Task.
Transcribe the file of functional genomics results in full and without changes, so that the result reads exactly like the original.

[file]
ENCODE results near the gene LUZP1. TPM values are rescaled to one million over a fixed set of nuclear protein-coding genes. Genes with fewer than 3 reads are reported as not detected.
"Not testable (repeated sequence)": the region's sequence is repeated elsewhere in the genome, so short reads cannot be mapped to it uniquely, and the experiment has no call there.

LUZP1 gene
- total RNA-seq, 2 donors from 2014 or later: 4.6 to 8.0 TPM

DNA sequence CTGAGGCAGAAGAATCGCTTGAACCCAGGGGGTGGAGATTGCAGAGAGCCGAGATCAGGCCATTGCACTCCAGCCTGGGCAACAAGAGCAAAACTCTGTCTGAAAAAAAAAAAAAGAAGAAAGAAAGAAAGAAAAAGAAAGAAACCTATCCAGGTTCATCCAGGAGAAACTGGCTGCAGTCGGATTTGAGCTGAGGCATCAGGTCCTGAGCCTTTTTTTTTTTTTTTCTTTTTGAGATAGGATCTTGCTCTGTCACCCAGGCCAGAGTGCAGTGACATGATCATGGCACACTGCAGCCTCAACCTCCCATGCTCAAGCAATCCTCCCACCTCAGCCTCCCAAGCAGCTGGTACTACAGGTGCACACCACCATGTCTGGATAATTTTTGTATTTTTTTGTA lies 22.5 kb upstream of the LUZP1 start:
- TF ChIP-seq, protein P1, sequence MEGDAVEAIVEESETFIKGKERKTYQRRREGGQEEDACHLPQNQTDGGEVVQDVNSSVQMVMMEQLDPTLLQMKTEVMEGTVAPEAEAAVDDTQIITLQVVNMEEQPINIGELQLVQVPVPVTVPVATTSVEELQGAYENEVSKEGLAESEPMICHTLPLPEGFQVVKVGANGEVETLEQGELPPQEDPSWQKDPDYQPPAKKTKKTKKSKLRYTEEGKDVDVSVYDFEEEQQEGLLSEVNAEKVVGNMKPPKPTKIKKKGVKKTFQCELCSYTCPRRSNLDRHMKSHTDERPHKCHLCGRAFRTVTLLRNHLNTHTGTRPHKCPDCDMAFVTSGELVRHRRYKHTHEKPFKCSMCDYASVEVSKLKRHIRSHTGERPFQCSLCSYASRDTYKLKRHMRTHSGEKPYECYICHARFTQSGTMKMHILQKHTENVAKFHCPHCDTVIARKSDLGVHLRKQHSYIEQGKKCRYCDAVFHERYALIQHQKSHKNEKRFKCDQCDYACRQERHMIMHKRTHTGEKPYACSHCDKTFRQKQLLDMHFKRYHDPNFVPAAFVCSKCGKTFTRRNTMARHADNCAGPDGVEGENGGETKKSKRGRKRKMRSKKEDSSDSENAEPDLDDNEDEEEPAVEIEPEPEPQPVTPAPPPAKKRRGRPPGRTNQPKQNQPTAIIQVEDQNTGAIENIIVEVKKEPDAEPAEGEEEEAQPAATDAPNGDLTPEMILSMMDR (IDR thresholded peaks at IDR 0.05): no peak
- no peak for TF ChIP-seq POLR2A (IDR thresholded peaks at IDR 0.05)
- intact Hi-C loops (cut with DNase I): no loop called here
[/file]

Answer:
ENCODE results near the gene LUZP1. TPM values are rescaled to one million over a fixed set of nuclear protein-coding genes. Genes with fewer than 3 reads are reported as not detected.
"Not testable (repeated sequence)": the region's sequence is repeated elsewhere in the genome, so short reads cannot be mapped to it uniquely, and the experiment has no call there.

LUZP1 gene
- total RNA-seq, 2 donors from 2014 or later: 4.6 to 8.0 TPM

DNA sequence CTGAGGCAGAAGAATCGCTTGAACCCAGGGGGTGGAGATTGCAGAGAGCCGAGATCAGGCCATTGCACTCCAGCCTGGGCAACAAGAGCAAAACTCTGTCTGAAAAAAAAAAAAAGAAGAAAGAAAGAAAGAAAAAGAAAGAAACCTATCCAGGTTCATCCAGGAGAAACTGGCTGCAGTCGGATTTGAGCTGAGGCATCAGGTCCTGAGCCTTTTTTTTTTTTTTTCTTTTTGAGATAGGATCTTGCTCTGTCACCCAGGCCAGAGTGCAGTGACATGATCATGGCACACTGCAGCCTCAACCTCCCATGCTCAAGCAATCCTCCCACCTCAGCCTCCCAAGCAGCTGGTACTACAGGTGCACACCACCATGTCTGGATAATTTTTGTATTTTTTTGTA lies 22.5 kb upstream of the LUZP1 start:
- TF ChIP-seq, protein P1, sequence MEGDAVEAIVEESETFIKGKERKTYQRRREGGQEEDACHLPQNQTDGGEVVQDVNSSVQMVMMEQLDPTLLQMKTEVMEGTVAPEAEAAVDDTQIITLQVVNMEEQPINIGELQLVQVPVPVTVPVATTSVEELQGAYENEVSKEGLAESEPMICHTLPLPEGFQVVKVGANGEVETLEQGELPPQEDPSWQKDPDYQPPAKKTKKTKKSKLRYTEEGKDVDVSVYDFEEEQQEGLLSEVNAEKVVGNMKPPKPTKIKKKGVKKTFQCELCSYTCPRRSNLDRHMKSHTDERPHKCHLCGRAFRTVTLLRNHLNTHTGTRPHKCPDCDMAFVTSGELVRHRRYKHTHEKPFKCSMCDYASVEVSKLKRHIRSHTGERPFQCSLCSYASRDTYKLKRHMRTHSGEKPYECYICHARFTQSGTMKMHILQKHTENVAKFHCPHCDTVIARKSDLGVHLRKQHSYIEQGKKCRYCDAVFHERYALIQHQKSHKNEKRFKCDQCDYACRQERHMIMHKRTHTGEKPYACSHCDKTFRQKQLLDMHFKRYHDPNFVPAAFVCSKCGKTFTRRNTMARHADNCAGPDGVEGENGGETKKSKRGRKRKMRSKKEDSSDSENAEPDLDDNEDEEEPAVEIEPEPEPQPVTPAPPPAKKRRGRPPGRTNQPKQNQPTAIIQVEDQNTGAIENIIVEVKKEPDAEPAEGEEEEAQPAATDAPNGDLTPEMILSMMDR (IDR thresholded peaks at IDR 0.05): no peak
- no peak for TF ChIP-seq POLR2A (IDR thresholded peaks at IDR 0.05)
- intact Hi-C loops (cut with DNase I): no loop called here